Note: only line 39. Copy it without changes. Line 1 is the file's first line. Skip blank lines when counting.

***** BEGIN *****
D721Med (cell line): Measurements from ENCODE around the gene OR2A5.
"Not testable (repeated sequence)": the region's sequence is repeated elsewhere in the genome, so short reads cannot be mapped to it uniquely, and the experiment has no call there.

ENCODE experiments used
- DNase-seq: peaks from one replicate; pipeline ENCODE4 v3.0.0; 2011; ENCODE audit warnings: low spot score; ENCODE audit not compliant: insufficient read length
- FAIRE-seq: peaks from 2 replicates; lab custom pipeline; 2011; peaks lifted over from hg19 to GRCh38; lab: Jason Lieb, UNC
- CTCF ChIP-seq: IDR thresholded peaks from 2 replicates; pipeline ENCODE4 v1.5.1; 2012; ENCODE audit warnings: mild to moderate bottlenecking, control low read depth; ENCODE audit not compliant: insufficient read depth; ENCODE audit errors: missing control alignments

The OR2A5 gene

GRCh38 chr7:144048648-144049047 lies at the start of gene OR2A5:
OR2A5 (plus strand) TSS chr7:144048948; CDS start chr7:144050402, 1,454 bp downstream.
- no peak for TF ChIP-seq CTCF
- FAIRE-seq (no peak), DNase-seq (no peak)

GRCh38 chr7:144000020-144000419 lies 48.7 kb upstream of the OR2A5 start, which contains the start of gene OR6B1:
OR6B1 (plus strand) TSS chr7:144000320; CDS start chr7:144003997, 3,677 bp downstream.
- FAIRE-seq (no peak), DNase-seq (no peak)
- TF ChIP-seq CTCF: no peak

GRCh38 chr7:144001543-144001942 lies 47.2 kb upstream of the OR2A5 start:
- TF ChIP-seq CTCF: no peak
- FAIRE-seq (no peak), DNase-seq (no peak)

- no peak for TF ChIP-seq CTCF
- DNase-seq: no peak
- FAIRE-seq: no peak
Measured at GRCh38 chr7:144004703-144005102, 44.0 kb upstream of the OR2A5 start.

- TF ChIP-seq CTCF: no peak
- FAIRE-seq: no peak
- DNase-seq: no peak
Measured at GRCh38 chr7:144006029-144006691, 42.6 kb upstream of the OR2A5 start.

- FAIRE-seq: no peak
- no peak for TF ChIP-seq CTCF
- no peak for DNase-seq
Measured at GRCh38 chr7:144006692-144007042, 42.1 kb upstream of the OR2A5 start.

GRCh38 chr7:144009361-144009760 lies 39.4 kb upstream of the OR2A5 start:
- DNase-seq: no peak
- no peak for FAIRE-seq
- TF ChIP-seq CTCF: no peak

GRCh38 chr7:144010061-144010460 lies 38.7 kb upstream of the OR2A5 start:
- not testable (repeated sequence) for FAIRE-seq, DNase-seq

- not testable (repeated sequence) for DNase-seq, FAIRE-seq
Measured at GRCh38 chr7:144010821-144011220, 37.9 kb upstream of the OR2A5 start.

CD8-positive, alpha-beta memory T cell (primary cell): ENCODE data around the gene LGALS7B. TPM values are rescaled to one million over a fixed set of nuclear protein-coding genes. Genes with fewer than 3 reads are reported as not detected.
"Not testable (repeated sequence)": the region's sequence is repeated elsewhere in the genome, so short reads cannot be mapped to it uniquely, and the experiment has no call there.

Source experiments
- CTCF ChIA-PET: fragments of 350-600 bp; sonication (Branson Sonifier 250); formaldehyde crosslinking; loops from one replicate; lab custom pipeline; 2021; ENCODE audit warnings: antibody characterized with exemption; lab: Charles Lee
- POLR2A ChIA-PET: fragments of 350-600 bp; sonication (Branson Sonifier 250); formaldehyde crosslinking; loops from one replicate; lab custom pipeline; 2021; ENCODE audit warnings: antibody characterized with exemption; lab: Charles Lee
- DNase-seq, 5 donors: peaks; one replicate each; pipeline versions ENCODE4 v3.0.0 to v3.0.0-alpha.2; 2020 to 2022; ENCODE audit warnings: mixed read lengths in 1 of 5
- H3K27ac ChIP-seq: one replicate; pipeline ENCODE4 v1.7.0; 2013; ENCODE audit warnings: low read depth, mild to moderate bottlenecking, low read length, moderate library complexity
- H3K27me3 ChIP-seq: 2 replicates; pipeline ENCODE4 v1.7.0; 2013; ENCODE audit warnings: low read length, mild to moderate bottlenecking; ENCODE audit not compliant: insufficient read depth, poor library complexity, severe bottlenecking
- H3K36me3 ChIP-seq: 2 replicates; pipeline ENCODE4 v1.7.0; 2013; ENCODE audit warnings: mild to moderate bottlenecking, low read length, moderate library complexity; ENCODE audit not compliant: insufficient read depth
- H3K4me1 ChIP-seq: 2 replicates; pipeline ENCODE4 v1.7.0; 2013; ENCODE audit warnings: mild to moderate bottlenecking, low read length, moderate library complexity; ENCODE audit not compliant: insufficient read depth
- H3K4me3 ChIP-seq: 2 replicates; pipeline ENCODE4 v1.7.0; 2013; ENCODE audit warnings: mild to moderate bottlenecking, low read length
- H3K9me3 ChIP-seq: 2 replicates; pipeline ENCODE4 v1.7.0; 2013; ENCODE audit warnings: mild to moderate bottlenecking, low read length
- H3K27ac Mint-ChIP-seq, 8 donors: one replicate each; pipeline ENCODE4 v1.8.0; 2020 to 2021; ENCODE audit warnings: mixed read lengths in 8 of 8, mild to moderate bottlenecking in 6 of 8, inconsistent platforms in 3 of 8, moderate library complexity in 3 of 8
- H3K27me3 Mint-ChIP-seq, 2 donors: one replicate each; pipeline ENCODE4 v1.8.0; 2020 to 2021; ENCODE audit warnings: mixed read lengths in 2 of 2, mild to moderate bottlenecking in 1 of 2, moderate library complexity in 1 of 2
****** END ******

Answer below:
CD8-positive, alpha-beta memory T cell (primary cell): ENCODE data around the gene LGALS7B. TPM values are rescaled to one million over a fixed set of nuclear protein-coding genes. Genes with fewer than 3 reads are reported as not detected.